Early this month, we had the privilege to go to Dong Bei Restaurant in Binondo to taste their dumplings for the first time. So much has been written and said about this down-to-earth Chinese restaurant so off we went to it that day.
We were delighted to see that the storekeepers are making some Xiao Long Bao in Northeastern China style (Dong + Bei in Chinese means East + North = Northeast. In English, it is commonly know as Manchuria.) when we visited so we sat for a while to observe.
It is noticeable that the Northeastern China's Xiao Ling Bao's shape is different from the one's that we've seen. In Shanghai, a Xiao Long Bao is noticeably smaller and rounder with thicker wrappings. Juicy. And the best I've ever tasted too.
Anyhoo, let's try and see how these gorgeous cuties are made.
The wrappers are made from flour mixed with water. At first, it looked like a white thick dough and from it the storekeepers pinched the amount enough to create a flat wrapper. In the Philippines, it looked like a round bilo-bilo. And then they used the rolling pin to flatten those white stuffs out.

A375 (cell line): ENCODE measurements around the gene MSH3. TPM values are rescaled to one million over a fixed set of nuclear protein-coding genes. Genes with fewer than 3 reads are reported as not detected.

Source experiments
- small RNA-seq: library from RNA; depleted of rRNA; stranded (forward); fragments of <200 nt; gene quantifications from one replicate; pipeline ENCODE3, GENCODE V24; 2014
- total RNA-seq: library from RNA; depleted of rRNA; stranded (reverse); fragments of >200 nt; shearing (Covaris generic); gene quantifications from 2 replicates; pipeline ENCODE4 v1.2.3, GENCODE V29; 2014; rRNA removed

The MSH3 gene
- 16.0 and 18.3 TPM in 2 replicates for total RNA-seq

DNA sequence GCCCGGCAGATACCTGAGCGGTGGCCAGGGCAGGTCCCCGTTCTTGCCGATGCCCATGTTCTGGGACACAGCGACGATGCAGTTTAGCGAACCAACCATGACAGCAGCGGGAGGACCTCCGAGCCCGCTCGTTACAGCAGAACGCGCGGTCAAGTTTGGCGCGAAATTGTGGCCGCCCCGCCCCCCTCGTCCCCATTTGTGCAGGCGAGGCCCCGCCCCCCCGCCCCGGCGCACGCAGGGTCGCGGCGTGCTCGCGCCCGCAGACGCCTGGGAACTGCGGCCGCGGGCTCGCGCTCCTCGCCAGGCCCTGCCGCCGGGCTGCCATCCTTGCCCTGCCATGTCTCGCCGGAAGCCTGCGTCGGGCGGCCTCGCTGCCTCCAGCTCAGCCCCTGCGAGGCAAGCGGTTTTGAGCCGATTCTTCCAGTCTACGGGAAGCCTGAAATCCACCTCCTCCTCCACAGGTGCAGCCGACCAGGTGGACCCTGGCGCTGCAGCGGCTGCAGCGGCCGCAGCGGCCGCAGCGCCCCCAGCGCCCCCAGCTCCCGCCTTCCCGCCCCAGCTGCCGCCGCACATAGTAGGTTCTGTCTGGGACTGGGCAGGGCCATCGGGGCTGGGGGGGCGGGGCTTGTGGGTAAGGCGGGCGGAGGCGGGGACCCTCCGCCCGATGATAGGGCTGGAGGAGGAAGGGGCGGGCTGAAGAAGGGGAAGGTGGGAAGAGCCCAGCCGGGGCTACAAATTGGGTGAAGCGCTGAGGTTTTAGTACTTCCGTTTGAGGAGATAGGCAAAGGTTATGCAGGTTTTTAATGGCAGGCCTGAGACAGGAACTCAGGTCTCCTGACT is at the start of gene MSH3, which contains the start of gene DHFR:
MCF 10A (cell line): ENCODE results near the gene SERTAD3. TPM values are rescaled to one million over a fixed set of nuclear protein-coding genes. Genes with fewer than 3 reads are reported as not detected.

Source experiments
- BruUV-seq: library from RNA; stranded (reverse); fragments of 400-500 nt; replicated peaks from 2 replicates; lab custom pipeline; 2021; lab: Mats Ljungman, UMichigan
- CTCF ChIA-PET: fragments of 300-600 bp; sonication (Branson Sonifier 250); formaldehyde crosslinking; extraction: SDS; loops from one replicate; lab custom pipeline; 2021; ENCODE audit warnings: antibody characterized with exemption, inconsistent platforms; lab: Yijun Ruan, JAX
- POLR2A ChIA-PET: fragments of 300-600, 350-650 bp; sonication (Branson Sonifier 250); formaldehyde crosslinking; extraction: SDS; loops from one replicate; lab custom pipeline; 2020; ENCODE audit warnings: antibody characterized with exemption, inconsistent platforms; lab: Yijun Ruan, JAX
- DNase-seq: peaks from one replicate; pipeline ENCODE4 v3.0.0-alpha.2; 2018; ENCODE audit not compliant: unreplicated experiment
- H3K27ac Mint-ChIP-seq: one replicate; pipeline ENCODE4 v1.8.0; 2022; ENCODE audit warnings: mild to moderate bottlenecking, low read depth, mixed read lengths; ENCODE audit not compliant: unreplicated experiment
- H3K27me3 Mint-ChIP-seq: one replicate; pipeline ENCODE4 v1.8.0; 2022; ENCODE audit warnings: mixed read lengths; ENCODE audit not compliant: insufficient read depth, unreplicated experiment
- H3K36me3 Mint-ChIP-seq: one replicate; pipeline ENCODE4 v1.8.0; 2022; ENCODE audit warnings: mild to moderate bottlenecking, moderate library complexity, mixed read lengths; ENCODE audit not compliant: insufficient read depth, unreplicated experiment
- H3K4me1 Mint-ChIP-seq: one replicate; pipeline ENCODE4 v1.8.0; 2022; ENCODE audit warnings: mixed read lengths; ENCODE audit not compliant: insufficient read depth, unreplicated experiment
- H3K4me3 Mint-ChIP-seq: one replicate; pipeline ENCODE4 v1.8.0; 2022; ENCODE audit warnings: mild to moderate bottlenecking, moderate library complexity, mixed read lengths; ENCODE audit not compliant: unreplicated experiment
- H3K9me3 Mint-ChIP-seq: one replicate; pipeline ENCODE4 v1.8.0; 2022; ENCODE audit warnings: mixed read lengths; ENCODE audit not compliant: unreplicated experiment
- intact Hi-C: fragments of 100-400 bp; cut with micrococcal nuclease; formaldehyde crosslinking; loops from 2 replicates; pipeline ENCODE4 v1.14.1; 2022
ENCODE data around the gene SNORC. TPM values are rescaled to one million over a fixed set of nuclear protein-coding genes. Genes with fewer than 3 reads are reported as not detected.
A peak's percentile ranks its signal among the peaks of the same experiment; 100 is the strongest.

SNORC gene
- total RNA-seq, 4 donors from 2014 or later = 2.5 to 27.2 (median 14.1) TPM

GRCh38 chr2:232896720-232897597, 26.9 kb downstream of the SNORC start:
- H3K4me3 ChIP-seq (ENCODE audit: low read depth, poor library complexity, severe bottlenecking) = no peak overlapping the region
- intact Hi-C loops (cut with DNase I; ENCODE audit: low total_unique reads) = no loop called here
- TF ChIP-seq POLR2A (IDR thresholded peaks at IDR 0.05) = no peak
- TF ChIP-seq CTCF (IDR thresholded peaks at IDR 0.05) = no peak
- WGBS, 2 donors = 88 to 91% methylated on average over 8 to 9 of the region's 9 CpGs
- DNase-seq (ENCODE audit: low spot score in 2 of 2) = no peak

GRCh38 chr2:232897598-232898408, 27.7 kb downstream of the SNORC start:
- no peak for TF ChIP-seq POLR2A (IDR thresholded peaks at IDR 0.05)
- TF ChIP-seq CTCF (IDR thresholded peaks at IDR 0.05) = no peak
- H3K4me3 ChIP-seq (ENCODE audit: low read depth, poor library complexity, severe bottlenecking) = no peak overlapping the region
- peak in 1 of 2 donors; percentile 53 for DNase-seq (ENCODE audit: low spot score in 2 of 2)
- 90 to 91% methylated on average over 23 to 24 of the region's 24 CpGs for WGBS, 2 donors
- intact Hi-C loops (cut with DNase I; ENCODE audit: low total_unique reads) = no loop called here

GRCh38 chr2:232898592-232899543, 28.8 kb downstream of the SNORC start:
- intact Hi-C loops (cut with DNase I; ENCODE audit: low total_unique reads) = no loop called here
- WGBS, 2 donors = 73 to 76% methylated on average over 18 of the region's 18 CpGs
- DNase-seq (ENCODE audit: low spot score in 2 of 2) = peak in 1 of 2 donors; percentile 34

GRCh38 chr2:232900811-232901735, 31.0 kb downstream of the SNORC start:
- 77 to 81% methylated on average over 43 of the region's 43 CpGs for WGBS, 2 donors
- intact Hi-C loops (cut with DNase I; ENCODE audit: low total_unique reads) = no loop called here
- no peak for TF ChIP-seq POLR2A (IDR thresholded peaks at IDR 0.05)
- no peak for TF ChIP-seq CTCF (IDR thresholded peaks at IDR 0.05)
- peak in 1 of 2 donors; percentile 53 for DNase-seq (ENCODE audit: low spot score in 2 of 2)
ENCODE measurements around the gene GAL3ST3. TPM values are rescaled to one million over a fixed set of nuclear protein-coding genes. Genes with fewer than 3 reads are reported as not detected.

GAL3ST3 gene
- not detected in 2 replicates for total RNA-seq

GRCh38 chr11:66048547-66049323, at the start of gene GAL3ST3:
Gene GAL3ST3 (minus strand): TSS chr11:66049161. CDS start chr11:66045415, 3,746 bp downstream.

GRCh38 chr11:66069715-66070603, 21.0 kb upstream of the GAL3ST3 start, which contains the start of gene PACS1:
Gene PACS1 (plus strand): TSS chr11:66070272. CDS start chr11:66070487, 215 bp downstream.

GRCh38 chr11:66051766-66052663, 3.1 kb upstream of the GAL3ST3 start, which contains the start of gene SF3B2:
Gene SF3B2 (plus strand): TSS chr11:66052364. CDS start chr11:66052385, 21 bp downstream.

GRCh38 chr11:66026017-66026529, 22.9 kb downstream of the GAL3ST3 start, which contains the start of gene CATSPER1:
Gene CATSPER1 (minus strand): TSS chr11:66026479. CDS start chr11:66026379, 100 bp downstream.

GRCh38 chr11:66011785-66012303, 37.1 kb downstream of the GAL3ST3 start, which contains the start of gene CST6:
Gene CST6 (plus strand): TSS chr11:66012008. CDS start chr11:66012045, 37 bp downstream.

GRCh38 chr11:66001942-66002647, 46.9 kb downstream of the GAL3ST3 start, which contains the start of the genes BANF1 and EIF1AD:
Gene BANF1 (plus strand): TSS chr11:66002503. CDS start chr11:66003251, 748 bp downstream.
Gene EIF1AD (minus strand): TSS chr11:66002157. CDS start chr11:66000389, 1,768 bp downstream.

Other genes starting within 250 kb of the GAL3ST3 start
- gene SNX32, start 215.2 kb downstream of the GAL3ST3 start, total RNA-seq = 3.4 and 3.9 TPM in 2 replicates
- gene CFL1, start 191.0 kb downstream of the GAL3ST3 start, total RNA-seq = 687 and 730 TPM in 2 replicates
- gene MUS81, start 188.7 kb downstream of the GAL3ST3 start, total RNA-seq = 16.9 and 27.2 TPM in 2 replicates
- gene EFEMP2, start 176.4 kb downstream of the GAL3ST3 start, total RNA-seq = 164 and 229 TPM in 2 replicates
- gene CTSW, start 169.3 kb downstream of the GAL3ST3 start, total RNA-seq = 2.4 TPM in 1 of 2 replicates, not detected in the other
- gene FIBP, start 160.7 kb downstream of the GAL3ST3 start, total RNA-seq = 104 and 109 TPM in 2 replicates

Of course, the Xiao Long Baos won't be legendary without the meat and the soup inside 'em which their patrons crave about. (One of them is me.) I wasn't surprised to hear that the meat filling is made of ground pork, some vegetables and the fat jellies! These fat jellies turn to soup when heated and thus making Xiao Long Bao one of the tastiest and the juiciest dimsum ever created in the planet.
They secured the meat inside the wrapper by pressing on the edges and locking it with water.
And then they created some creases on top that I've never seen made on other Xiao Long Baos. Unique!
Now it's time for some steamin'. And then we're ready for some ass-kickin' Northeastern Chinese lunch.